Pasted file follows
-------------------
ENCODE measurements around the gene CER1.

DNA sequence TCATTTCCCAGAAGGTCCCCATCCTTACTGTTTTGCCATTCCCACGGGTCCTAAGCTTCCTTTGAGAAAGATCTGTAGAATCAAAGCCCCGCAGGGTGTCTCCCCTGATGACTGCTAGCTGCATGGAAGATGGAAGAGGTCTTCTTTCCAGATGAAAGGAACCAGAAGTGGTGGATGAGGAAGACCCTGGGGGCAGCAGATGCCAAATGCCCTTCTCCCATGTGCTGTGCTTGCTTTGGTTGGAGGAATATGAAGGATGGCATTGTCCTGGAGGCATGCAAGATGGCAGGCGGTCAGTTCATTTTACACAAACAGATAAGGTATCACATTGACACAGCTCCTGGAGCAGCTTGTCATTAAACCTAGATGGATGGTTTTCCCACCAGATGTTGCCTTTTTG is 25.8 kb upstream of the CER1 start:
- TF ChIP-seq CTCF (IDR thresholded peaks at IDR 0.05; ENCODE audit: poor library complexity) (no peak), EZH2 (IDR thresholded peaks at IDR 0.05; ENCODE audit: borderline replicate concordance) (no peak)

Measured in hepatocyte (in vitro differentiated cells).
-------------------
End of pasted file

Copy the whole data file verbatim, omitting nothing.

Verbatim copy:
ENCODE measurements around the gene CER1.

DNA sequence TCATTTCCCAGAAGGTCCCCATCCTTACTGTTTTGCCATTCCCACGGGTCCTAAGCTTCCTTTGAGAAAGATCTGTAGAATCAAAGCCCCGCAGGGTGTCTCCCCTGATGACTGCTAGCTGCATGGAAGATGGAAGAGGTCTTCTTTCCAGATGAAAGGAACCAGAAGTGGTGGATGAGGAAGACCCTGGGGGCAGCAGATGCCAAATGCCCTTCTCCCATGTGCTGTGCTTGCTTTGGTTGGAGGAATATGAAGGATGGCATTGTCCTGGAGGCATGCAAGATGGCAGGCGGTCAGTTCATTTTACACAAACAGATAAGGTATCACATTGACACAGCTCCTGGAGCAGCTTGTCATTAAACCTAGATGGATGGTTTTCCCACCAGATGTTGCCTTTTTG is 25.8 kb upstream of the CER1 start:
- TF ChIP-seq CTCF (IDR thresholded peaks at IDR 0.05; ENCODE audit: poor library complexity) (no peak), EZH2 (IDR thresholded peaks at IDR 0.05; ENCODE audit: borderline replicate concordance) (no peak)

Measured in hepatocyte (in vitro differentiated cells).